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Monday, July 26, 2010

OPERA MINI

Need a fast browser with a small footprint for your laptop or mobile phone? Opera Mini may be what you’re looking for:

LINK

MAKING THE MOST OF GRAVEYARD PHOTO OPS

If you’re going on a cemetery scavenger hunt soon, here are tips on getting great tombstone photos:

LINK

GOOGLE DIRECTORY: MAGAZINES & E-ZINES

There are certainly plenty of listings:

LINK

LEARNING A FOREIGN LANGUAGE

Trying to learn a foreign language? These mnemonic tricks may help:

LINK

Friday, July 23, 2010

VIRTUAL COOPERSTOWN

If you or a loved one is a baseball nut, take a look at the Baseball Fall of Fame website:

LINK

GOOGLE EDITIONS

Never heard of it? Since it’s going to change the way many of us acquire books, you may want to read all about it:

LINK

TRI-COUNTY GENEALOGICAL SOCIETY UPDATE

Hello:

The July 2010 Tri-County Genealogical Society Newsletter has been posted on our website at http://www.rootsweb.ancestry.com/~motcogs/

Regards,
Nancy Thompson
Tri-County Genealogical Society
218 W. Walnut St., Nevada, MO 64772
web: www.rootsweb.ancestry.com/~motcogs/
email: tricountygenealogy@centurytel.net

WABASH VALLEY VISIONS AND VOICES

Wabash Visions & Voices focuses on the Wabash Valley region in west central Indiana and east central Illinois. The digital collection contains artifacts, administrative and personal papers, manuscripts, photographs, texts, yearbooks, maps, oral histories, and other audio/video files. Genealogical resources are not included.

LINK

LINGUISTS LED THE WAY!

Japanese-American Army volunteers helped us win the war in the Pacific:

LINK

ST. LOUIS PUBLIC LIBRARY CLASSES

Hello to all,

1. SLPL CLASSES

The August Check-It-Out bulletin sent to SLPL patrons lists two classes I am supposedly teaching at Buder Branch Library during that month. The closure of Central Library has forced me to change my class schedule. I just don't have time to prepare any new classes at this point-- I can only offer classes that I have taught previously. The following list includes the ONLY classes I am scheduled to teach at Buder during August-December 2010. Please disregard ANY other listings you may come across. Thanks!

Classes listed are sponsored by St. Louis Public Library, and are free and open to the public.

Thurs August 26 10 a.m.-Noon. Killed by the Cure: Civil War Medicine. Join us as we discuss the injuries and diseases that plagued Civil War soldiers, and the (sometimes fatal) methods Civil War doctors used to try and heal them. Buder Branch. To register or for more information, email me at tpearson@slpl.org.

Sat October 30 10 a.m.-Noon. The Witches of Salem Village. Join us as we discuss witchcraft and witch trials in Europe and North America; the witch trials in Salem, Massachusetts in 1692; and ways to research ancestors who were accused as witches. Buder Branch. To register or for more information, email me at tpearson@slpl.org.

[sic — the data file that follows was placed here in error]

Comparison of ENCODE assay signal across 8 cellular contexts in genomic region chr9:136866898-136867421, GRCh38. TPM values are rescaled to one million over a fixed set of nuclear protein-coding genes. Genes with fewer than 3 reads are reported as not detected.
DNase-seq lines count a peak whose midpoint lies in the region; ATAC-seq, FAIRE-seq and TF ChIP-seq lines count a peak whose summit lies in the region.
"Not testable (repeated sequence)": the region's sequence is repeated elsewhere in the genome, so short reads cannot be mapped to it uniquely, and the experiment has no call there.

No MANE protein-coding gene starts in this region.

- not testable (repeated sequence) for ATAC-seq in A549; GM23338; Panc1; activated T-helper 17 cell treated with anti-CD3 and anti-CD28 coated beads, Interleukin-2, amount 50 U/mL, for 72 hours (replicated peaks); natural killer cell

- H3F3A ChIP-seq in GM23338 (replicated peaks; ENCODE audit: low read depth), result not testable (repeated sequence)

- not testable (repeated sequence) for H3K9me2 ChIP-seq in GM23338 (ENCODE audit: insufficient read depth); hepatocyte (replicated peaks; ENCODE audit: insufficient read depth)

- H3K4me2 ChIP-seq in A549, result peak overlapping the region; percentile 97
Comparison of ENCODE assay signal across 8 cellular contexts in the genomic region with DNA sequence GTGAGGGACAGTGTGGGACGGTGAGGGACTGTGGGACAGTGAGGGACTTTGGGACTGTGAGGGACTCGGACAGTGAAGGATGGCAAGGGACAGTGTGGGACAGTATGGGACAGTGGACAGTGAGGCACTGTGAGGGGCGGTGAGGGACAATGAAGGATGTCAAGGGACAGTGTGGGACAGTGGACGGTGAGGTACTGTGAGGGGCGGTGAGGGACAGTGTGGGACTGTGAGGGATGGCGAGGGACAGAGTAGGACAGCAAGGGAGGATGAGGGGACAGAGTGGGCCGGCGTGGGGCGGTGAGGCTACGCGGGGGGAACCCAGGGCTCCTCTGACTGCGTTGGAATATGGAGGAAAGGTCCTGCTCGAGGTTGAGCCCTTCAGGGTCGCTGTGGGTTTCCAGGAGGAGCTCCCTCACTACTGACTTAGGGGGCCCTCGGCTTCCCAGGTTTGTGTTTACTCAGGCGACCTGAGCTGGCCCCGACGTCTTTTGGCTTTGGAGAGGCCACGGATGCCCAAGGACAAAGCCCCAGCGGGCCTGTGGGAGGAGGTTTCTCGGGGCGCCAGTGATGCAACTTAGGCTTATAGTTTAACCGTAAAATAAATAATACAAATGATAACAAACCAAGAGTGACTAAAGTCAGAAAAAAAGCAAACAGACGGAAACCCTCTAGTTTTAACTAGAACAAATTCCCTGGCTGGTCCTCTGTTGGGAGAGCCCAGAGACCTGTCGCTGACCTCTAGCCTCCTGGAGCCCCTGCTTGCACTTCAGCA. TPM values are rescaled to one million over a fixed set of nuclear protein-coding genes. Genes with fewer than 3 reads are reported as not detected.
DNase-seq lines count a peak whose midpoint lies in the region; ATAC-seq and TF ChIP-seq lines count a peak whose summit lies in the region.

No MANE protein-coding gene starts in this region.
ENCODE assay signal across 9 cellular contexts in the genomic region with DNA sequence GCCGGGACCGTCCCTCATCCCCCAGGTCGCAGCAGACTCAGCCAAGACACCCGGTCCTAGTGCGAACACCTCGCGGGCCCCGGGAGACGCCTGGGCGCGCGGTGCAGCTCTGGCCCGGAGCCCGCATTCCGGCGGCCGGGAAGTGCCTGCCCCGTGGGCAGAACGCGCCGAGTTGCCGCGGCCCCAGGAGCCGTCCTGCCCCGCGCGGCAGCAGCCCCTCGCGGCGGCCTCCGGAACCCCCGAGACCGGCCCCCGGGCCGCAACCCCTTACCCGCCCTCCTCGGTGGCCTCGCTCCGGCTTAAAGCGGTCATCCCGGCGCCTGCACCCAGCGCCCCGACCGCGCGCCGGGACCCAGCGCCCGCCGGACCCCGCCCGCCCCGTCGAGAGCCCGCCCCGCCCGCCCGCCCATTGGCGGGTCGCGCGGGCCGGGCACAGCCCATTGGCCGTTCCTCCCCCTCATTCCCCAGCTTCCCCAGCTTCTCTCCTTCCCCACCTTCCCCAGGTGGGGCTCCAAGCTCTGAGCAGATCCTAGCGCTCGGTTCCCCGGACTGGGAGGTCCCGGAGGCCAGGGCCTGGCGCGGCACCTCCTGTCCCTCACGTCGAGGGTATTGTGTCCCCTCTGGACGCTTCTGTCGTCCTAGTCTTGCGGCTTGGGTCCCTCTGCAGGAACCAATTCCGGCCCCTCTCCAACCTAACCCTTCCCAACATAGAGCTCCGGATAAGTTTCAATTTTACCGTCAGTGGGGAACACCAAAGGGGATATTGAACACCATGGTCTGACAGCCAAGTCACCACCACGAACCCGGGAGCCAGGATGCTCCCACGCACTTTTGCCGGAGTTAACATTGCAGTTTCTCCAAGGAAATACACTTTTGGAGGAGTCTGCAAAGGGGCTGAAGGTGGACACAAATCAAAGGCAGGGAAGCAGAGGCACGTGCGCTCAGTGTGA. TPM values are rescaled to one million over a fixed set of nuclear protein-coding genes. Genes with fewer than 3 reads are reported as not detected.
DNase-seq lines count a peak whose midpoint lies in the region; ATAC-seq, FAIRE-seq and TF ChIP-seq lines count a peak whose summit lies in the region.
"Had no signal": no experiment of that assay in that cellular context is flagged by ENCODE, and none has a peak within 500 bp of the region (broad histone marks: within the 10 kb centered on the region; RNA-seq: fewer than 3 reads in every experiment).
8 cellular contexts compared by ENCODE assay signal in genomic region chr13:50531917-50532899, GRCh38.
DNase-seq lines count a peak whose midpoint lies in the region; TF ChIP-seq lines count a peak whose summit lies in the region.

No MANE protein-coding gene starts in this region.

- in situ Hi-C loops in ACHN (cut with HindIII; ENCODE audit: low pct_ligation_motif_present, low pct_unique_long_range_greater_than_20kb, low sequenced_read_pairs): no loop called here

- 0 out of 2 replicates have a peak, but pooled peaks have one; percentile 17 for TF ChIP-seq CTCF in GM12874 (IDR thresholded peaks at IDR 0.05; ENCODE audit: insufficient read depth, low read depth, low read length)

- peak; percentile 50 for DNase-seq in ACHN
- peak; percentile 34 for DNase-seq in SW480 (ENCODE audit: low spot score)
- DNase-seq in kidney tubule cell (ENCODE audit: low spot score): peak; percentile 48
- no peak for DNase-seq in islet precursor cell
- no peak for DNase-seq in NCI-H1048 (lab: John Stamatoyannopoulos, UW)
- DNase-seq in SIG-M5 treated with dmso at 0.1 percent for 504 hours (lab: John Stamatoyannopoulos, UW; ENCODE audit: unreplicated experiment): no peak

Thurs November 18 10 a.m.-Noon. Research at the Abraham Lincoln Presidential Library. Join us as we discuss the wealth of resources for the genealogist and historian available at this Springfield, Illinois institution. Buder Branch. To register or for more information, email me at tpearson@slpl.org.

Sat December 18 10 a.m.-Noon. He's a Rebel: Researching Confederate Ancestors. Join us as we discuss various ways that genealogists can find books, microfilms, manuscripts, photographs, newspapers, and Internet sites that offer information about Confederate soldier ancestors. Buder Branch. To register or for more information, email me at tpearson@slpl.org.

Buder Branch
4401 Hampton Avenue
St. Louis, MO 63109

Pre-registration is recommended. To register or for more information, please email me. Parking on the Buder Branch lot is always free.

It's easy to add you to my programs notification list. Just email me at tpearson@slpl.org and use NOTIFY in the subject line- that's all you need to do!

2. CLASSES AT OTHER LOCATIONS

I will also be teaching these classes at non-SLPL locations. Maybe there's one near you!

Classes listed are co-sponsored by St. Louis Public Library, and are free and open to the public. Please note that locations for classes vary.

Thurs October 14 2 p.m.-3:30 p.m. Greatest Generation: Researching WWII Ancestors. Join us as we discuss various ways that genealogists can find books, microfilms, manuscripts, photographs, newspapers, and Internet sites that offer information about WWII ancestors. Belleville Public Library, 121 E. Washington, Belleville, IL 62220. To register or for more information, email me at tpearson@slpl.org.

Weds October 20 6:30 p.m.-8:00 p.m. Hoe! Hoe! Hoe! Researching Farmers & Other Rural Ancestors. Join us as we discuss various ways that genealogists can find books, microfilms, manuscripts, photographs, newspapers, and Internet sites that offer information about ancestors who owned / worked farms or other agricultural ventures. Hayner Public Library, 326 Belle Street, Alton, IL 62002. To register or for more information, email me at tpearson@slpl.org.